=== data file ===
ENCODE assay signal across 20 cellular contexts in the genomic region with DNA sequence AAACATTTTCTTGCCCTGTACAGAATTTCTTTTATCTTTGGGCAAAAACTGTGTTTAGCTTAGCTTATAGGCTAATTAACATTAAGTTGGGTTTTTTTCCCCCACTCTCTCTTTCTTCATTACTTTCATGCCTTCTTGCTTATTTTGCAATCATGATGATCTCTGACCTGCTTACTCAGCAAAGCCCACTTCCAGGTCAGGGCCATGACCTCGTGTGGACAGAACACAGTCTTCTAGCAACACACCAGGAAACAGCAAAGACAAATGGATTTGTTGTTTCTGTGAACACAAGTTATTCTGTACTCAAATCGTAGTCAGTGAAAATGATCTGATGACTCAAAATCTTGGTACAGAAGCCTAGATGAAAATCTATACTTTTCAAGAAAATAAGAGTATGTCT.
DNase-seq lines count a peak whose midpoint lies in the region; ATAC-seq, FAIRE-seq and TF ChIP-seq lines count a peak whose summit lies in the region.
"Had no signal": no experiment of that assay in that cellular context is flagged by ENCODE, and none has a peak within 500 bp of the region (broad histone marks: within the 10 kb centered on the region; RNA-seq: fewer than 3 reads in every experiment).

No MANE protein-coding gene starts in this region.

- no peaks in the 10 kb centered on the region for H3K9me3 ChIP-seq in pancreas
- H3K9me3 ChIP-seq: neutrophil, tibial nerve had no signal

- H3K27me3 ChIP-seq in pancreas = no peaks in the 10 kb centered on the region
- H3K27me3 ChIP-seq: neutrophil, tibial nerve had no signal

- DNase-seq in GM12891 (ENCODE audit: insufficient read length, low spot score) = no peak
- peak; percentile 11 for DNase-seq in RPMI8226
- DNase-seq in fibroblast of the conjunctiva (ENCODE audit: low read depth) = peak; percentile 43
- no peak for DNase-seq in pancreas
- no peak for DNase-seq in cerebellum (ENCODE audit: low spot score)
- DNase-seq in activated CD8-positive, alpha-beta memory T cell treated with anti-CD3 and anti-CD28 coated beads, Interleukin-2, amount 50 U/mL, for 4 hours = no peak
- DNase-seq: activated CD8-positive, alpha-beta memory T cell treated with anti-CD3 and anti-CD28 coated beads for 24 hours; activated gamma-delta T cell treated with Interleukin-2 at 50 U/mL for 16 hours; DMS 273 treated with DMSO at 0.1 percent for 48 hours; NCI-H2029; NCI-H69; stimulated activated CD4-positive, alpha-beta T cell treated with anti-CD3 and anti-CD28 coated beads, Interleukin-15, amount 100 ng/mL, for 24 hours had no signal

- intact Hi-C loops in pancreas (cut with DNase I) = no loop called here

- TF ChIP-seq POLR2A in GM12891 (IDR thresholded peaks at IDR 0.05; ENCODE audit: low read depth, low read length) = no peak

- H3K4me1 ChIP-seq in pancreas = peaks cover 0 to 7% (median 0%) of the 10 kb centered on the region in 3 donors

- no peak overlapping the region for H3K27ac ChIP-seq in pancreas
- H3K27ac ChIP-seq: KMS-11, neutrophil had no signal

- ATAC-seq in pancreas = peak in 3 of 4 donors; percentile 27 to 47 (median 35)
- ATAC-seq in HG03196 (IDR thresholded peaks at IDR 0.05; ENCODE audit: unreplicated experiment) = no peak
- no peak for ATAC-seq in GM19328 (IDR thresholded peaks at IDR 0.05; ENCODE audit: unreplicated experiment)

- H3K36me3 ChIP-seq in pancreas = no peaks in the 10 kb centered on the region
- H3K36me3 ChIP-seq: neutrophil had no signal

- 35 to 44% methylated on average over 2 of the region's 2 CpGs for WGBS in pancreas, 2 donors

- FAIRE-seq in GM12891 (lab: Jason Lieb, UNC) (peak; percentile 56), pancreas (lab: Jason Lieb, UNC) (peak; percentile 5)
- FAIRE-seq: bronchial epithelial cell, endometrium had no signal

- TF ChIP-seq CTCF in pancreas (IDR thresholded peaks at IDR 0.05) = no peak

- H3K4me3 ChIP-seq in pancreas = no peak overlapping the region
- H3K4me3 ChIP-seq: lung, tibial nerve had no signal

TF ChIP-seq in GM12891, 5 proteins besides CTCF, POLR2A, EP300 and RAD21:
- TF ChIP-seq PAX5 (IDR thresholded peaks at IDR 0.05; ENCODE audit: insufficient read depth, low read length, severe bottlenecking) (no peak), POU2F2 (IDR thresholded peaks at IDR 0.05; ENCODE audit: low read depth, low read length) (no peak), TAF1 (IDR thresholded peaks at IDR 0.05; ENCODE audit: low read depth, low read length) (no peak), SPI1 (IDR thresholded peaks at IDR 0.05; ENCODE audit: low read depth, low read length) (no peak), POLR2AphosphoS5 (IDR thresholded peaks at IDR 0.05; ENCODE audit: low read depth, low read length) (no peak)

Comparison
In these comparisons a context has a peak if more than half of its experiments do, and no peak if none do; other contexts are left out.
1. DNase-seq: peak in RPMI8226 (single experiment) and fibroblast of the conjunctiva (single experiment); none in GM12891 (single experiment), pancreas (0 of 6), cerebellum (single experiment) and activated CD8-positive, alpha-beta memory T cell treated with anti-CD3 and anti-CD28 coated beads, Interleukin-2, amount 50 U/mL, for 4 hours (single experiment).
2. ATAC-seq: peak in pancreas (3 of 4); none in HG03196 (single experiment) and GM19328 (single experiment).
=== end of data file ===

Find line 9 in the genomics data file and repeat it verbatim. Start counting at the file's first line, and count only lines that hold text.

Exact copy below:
- DNase-seq in GM12891 (ENCODE audit: insufficient read length, low spot score) = no peak